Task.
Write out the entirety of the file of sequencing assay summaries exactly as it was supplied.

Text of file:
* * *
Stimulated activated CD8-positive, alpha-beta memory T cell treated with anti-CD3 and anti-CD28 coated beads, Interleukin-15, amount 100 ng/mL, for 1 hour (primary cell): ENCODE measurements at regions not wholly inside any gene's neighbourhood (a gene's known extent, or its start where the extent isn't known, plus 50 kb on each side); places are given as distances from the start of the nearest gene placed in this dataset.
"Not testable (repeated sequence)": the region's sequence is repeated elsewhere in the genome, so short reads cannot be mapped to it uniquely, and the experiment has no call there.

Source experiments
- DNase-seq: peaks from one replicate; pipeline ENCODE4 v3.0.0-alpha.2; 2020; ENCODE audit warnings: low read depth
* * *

Stimulated activated CD8-positive, alpha-beta memory T cell treated with anti-CD3 and anti-CD28 coated beads, Interleukin-15, amount 100 ng/mL, for 1 hour (primary cell): ENCODE measurements at regions not wholly inside any gene's neighbourhood (a gene's known extent, or its start where the extent isn't known, plus 50 kb on each side); places are given as distances from the start of the nearest gene placed in this dataset.
"Not testable (repeated sequence)": the region's sequence is repeated elsewhere in the genome, so short reads cannot be mapped to it uniquely, and the experiment has no call there.

Source experiments
- DNase-seq: peaks from one replicate; pipeline ENCODE4 v3.0.0-alpha.2; 2020; ENCODE audit warnings: low read depth